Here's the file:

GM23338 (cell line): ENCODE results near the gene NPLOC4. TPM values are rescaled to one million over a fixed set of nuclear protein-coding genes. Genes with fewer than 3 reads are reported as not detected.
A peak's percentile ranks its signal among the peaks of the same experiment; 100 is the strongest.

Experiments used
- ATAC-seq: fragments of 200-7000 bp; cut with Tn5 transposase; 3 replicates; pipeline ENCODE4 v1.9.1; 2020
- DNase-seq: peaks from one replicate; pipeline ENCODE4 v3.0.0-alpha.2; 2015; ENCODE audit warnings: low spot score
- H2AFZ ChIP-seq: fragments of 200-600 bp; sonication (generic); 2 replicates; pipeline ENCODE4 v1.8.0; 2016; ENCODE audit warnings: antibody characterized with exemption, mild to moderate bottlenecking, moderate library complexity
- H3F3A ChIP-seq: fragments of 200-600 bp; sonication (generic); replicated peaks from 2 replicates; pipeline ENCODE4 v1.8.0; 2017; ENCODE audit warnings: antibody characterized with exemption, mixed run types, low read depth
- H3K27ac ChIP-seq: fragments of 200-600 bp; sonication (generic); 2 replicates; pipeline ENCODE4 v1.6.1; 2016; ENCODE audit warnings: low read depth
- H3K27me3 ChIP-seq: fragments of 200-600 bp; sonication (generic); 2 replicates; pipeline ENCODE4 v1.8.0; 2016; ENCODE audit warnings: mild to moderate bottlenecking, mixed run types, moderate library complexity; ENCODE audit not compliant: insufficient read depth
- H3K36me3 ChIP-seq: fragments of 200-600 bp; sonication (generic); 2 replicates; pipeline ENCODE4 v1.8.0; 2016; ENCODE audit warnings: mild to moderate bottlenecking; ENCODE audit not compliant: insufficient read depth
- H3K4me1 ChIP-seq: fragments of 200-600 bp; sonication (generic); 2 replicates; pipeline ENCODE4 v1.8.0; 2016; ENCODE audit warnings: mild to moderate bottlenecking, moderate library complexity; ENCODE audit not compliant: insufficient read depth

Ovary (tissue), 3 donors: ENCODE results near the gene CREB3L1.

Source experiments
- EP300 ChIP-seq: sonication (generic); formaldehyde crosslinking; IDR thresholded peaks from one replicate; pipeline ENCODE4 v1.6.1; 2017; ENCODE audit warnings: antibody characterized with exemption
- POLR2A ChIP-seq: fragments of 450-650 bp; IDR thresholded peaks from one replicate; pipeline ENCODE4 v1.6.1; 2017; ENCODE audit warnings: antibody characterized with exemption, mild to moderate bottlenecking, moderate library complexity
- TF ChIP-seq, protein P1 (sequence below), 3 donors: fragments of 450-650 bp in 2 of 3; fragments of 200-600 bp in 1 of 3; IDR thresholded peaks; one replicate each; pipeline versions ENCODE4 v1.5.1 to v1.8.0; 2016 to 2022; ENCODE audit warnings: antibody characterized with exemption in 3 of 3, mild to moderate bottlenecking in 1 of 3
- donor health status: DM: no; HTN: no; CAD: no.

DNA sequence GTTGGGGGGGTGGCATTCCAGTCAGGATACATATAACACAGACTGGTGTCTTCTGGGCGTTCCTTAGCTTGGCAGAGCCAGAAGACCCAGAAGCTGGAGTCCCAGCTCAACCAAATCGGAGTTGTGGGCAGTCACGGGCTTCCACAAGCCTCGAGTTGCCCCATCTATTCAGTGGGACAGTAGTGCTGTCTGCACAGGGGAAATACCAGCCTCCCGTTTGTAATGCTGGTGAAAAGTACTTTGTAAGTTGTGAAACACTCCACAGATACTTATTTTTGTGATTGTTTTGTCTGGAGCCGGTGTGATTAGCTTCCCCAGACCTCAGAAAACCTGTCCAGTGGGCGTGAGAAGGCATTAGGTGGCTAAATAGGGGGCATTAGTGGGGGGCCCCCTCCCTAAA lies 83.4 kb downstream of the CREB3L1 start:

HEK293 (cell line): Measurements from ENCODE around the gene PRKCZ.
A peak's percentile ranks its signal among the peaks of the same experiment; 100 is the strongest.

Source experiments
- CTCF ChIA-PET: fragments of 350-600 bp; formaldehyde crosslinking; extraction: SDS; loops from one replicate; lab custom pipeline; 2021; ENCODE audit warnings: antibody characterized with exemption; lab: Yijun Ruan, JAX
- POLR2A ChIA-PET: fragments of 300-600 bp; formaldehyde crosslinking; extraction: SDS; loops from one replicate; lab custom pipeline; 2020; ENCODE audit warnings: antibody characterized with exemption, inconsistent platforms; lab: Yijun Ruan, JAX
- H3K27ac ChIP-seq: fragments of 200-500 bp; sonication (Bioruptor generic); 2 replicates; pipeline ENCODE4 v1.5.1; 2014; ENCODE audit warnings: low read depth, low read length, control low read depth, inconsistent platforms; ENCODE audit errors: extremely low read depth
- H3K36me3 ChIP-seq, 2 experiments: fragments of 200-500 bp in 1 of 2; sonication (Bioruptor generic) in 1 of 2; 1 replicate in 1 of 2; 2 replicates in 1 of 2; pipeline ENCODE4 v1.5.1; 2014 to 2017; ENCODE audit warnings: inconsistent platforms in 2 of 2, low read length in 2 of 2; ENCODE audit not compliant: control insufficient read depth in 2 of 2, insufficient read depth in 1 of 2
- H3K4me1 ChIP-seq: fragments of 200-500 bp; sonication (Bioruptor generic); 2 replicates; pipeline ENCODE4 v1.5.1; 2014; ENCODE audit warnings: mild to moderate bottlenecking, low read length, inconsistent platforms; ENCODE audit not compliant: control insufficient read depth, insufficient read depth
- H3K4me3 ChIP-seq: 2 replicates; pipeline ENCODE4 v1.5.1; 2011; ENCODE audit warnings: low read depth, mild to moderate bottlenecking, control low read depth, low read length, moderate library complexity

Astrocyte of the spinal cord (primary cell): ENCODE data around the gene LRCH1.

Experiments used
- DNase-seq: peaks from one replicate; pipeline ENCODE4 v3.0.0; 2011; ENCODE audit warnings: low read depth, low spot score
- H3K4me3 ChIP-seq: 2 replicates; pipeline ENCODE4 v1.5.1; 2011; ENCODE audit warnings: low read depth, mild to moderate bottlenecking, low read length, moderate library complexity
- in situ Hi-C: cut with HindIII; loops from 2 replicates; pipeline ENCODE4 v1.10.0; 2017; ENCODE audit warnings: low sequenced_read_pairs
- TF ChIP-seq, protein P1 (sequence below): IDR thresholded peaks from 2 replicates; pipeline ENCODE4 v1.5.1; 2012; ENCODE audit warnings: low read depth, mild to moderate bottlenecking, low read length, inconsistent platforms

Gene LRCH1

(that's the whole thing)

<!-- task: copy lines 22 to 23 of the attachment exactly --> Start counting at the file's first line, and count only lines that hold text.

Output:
- CTCF ChIA-PET: fragments of 350-600 bp; formaldehyde crosslinking; extraction: SDS; loops from one replicate; lab custom pipeline; 2021; ENCODE audit warnings: antibody characterized with exemption; lab: Yijun Ruan, JAX
- POLR2A ChIA-PET: fragments of 300-600 bp; formaldehyde crosslinking; extraction: SDS; loops from one replicate; lab custom pipeline; 2020; ENCODE audit warnings: antibody characterized with exemption, inconsistent platforms; lab: Yijun Ruan, JAX